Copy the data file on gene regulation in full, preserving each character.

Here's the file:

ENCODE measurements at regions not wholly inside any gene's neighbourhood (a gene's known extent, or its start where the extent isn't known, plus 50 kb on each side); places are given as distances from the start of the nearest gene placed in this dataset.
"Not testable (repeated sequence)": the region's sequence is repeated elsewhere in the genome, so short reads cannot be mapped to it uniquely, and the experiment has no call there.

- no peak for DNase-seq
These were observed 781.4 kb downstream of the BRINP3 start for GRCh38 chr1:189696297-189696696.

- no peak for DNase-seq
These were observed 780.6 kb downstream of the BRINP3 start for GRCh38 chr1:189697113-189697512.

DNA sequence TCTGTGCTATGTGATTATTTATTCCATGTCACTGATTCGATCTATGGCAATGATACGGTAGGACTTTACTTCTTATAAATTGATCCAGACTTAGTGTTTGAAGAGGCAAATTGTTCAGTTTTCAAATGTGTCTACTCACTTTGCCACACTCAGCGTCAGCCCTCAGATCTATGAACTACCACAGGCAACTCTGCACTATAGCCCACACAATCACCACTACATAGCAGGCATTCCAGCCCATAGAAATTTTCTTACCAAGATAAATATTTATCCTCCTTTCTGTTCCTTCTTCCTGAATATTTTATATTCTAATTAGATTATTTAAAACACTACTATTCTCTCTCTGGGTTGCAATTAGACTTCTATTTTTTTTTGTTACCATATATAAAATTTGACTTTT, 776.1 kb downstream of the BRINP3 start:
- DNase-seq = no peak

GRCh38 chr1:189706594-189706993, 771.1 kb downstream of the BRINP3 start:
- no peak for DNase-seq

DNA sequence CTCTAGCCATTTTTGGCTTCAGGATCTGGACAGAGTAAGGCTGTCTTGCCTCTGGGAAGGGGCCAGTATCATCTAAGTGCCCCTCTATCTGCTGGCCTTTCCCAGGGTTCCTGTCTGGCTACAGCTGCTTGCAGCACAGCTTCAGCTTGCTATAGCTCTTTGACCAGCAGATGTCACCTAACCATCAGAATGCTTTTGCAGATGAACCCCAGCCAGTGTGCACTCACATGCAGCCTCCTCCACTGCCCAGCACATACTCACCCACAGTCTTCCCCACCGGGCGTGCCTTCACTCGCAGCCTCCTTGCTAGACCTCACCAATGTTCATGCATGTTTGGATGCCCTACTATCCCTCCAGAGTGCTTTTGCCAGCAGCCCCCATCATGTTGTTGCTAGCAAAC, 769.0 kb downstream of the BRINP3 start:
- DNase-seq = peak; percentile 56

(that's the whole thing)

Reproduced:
ENCODE measurements at regions not wholly inside any gene's neighbourhood (a gene's known extent, or its start where the extent isn't known, plus 50 kb on each side); places are given as distances from the start of the nearest gene placed in this dataset.
"Not testable (repeated sequence)": the region's sequence is repeated elsewhere in the genome, so short reads cannot be mapped to it uniquely, and the experiment has no call there.

- no peak for DNase-seq
These were observed 781.4 kb downstream of the BRINP3 start for GRCh38 chr1:189696297-189696696.

- no peak for DNase-seq
These were observed 780.6 kb downstream of the BRINP3 start for GRCh38 chr1:189697113-189697512.

DNA sequence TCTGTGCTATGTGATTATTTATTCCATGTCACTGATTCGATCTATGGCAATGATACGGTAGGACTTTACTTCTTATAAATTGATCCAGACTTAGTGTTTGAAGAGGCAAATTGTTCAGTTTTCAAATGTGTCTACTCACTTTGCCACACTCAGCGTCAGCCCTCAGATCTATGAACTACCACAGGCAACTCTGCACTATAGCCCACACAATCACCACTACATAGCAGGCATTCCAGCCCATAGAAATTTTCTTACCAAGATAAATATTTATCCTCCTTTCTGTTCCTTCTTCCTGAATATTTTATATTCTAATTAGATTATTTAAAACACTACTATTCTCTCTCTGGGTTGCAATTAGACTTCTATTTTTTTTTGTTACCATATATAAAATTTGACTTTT, 776.1 kb downstream of the BRINP3 start:
- DNase-seq = no peak

GRCh38 chr1:189706594-189706993, 771.1 kb downstream of the BRINP3 start:
- no peak for DNase-seq

DNA sequence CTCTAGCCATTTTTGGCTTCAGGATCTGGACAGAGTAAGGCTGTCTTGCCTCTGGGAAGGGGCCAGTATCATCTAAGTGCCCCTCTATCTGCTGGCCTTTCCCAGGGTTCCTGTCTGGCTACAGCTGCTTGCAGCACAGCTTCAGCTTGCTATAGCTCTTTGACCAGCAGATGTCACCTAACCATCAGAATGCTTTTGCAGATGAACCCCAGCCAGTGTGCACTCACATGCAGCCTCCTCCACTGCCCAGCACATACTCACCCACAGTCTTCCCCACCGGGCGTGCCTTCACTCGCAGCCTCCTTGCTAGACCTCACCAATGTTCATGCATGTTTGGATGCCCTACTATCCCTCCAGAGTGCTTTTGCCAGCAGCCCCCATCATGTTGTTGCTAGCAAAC, 769.0 kb downstream of the BRINP3 start:
- DNase-seq = peak; percentile 56